Ali stated that he would remember his visit to South Shields for the rest of his life. He was struck by the immense reception and support he received while visiting. He was quoted as saying “To think I have so many friends in South Shields. I am going to tell them in America!”
Ali and Civil Rights in America
Ali was a fantastic boxer, one of the greatest of all time, but his work fighting against the oppression and discrimination then endured by many African Americans was just as important in his life. Born as Cassius Clay in 1942 in Louisville, Kentucky, Ali was present to see major events for the advancement of African Americans’ civil rights in the 1950s, which helped shape his beliefs before he rose to fame.
His role as an important civil rights activist took flight in 1964. Just days after becoming the heavyweight champion of the world, he legally changed his name from Cassius Clay to Muhammad Ali and declared his membership of the civil rights activist group the Nation of Islam. This group was well known for being led by Malcolm X, whom Ali was close friends with until Malcolm’s death in 1965.
Ali even had some influence on the views of perhaps the most significant civil rights leader in history, Dr Martin Luther King Jr, who drew upon Ali’s ideas and beliefs when asked why he was focusing on campaigning against the Vietnam War rather than solely on the advancement of civil rights.
Ali and the Vietnam War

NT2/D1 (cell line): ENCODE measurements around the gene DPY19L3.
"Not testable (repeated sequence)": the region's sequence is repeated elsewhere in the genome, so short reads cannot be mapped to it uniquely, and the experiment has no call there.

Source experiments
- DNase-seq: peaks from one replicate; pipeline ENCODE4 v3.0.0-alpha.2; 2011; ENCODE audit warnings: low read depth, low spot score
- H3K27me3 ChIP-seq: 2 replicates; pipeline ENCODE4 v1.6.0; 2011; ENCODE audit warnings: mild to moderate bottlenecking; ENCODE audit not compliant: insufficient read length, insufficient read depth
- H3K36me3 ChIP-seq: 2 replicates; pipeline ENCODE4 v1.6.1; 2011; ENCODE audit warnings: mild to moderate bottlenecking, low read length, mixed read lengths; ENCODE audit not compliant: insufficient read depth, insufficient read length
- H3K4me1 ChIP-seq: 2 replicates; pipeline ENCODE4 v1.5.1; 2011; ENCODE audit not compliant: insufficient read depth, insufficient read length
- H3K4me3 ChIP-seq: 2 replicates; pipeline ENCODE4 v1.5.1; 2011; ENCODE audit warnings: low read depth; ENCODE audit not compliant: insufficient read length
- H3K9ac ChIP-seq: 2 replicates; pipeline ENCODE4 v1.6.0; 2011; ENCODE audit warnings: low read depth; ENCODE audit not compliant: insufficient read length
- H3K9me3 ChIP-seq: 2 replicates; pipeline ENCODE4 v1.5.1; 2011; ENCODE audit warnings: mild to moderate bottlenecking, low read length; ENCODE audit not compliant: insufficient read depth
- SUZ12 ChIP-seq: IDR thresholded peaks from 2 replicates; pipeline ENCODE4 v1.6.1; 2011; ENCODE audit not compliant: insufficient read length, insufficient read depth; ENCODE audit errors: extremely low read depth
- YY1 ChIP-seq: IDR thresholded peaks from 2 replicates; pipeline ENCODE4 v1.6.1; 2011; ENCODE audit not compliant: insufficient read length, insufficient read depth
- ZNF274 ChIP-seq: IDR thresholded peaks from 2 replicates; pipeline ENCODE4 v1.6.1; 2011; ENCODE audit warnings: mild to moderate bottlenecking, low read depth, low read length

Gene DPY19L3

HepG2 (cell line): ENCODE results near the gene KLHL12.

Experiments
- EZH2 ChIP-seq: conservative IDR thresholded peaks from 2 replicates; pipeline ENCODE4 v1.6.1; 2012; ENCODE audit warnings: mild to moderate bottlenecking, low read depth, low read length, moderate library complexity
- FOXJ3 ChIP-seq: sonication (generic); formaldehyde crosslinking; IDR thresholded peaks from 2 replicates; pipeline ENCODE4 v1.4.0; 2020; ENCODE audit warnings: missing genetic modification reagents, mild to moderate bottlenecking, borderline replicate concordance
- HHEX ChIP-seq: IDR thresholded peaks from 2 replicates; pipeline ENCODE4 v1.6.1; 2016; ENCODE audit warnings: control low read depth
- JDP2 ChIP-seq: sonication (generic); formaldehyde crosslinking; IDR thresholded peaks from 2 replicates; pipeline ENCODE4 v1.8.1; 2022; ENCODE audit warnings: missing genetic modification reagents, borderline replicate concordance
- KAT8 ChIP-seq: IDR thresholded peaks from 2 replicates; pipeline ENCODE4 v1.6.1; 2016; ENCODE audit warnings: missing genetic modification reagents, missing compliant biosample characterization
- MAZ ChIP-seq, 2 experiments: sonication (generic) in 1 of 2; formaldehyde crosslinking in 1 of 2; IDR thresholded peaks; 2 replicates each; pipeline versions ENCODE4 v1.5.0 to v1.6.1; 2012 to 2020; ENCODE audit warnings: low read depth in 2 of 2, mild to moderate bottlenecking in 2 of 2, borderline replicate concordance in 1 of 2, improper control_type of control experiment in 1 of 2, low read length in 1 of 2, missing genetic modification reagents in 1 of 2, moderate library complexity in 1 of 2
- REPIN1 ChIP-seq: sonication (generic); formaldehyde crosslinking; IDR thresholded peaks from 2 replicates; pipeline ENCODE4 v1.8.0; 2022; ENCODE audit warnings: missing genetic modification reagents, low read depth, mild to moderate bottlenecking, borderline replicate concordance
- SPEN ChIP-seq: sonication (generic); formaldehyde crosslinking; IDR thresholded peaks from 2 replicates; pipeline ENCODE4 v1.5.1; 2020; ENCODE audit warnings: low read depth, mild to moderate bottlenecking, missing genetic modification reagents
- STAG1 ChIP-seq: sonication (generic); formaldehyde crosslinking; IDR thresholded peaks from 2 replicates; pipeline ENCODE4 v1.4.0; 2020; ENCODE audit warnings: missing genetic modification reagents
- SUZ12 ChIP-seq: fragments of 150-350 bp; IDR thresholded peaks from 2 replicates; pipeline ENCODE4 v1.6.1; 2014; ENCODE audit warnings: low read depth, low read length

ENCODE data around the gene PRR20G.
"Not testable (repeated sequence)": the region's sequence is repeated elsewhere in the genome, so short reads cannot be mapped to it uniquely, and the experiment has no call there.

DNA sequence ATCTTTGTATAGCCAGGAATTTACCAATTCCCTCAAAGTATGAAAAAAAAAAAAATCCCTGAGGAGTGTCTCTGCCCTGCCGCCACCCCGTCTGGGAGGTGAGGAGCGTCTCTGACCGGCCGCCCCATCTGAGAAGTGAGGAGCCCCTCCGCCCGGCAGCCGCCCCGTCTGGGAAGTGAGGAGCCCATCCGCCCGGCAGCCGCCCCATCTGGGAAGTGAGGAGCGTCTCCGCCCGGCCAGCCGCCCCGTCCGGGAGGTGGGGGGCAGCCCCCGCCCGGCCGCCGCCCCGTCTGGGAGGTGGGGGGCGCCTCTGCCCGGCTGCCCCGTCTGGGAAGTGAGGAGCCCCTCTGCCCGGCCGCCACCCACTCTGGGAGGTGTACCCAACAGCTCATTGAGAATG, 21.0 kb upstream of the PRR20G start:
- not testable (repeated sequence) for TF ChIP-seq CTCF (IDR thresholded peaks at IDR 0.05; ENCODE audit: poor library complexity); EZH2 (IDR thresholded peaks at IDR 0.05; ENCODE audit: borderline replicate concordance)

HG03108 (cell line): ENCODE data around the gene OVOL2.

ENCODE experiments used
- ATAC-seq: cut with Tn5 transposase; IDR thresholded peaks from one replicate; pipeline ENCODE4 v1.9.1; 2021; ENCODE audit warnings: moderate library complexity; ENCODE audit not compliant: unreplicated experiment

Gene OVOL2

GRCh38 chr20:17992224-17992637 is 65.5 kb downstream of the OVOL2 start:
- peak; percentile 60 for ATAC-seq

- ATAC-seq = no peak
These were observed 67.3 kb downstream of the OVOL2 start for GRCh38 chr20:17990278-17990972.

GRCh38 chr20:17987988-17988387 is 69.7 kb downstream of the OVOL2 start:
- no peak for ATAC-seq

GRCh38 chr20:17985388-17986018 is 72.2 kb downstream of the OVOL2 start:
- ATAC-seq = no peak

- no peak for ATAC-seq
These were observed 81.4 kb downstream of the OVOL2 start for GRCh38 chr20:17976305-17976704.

In 1966 during the height of the Vietnam War, Ali refused to be drafted into the armed forces on grounds of religious beliefs. The penalty for his refusal was the stripping of all boxing titles and a ban from the sport, starting in 1967. He was also sentenced to five years in prison, which upon several appeals, was overturned and Ali was freed on bail. Whilst he was banned from the sport Ali visited many institutions such as universities to talk about his beliefs.
Ali eventually found justice, with his punishment for refusing the draft being overturned by the Supreme Court, and he was allowed to return to boxing in 1971, despite the ongoing war in Vietnam. This was seen as a massive decision by the court. By refusing the draft, standing by his beliefs and his subsequent victory in the face of the consequences of his actions, Ali became a key figure of the anti-establishment culture and a symbol against the oppression and racism African Americans were victims of.